Sound plays an important role in the horror genre. So much of the fear that is created on screen stems from atmospheric music and sound effects, whether they be loud, explosive jump scares or subtle, bone-chilling background noises.
2016 gave us two horror movies that sought to subvert our expectations about sound in horror: “Hush,” directed by Mike Flanagan, and “Don’t Breathe,” directed by Fede Alvarez.
“Hush” focused around the plight of a deaf woman being hunted in her own home by a murderer, featuring many scenes completely devoid of sound. “Don’t Breathe” focused on an antagonist that hunted the main characters by listening for the sounds they made. Both well-made horror/thrillers were made by experienced horror filmmakers.
Last week, a new horror film came out, taking elements of both films and combining them into a new movie that outdid the other two twice over at the box office.
John Krasinski, or Jim Halpert from “The Office,” directed the film “A Quiet Place.” This movie is an original horror/thriller. He and his wife Emily Blunt star alongside child actors Millicent Simmons and Noah Jupe.
The movie centers around their family in the months following an alien invasion. The film’s central antagonists are monstrous members of an alien race that lack any sort of vision. In place of their vision, the creatures possess an acute sense of hearing and a voracious appetite. To sum the premise up in a sentence: any clearly audible noise leads to death within a minute.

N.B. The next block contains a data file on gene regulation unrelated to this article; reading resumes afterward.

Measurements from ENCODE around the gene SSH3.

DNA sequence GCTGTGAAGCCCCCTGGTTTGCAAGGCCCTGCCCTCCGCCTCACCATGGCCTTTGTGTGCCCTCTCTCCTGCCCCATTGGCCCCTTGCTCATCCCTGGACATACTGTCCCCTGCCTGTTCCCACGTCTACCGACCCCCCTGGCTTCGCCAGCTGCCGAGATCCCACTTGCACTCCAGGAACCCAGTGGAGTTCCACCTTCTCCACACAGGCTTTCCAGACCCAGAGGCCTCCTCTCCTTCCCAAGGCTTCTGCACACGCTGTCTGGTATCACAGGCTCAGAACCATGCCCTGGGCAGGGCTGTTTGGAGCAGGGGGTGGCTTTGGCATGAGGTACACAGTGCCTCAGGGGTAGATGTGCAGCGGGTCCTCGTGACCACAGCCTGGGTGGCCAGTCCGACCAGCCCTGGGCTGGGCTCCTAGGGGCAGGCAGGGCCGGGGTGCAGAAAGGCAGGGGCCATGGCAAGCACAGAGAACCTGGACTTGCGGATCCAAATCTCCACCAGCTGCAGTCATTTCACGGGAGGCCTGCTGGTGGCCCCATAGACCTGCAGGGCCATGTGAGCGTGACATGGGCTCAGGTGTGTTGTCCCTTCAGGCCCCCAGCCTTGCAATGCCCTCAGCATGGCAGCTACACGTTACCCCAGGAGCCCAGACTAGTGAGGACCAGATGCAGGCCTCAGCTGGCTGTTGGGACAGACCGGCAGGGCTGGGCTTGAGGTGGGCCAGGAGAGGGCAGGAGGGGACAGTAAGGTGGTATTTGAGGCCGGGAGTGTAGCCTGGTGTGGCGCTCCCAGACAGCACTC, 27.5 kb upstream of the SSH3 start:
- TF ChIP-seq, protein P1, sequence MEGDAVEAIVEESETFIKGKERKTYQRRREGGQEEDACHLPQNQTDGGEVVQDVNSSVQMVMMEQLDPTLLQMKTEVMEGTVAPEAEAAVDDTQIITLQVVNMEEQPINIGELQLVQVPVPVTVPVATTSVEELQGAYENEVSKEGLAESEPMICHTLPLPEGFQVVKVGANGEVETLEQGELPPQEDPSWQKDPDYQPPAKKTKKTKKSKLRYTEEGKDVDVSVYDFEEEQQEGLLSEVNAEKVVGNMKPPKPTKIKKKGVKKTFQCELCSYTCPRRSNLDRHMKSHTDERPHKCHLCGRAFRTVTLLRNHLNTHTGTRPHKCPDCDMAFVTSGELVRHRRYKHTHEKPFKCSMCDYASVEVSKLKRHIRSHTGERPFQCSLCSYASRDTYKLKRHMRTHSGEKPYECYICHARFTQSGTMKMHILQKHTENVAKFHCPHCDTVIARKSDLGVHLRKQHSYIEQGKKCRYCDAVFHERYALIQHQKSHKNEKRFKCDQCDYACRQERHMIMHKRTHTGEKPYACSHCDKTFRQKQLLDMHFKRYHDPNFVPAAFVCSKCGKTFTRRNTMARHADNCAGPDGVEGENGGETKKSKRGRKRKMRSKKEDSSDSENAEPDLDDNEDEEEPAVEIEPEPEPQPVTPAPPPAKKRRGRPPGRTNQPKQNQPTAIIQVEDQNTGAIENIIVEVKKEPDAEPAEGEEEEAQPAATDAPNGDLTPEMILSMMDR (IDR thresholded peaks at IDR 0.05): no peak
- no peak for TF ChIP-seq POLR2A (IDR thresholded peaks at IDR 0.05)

This fact creates a unique situation: a horror film that is nearly silent for its majority. This creates a new kind of scare for the director to toy with. Suddenly, we are not so afraid of monsters and blood, but knocked over lanterns and toys falling from shelves. Every single sound becomes life or death, and it makes the audience listen as much as they watch.
Yes, there are jump scares. Yes, they are scary. Unlike cheaper, less original thrillers, the jump scares never detract from what is happening on screen. In no way does “A Quiet Place” rely on cheap scares and quick thrills. The atmosphere, the suffocating silence, the way the audience hopes for a line of dialogue like they hope for a breath of air, is the selling point of the movie.
With barely any dialogue, the actors play their parts to the fullest. Lacking any lasting conversations, the plot moves along briskly. Krasinski is committed to his film and is clearly passionate about its world and characters.
However, a few flaws can be found sprinkled throughout. Movie fans that go to the theater seeking to nitpick and poke holes will find plenty. The film’s most disappointing feature is a trope that is frankly infuriating in apocalypse/horror media. The “kid makes stupid decisions and endangers everyone for no reason other than he’s a kid” cliché. The film has two children, and both suffer from this quality at one point or another. Looking back on everything as a whole, this does little to detract from the overall quality of the story.
“A Quiet Place” is a unique, original horror film from a well-known actor making his directorial debut. It has a solid, impressive acting talent behind it and a well-executed premise. Support an original film and a new director, and check it out in theaters.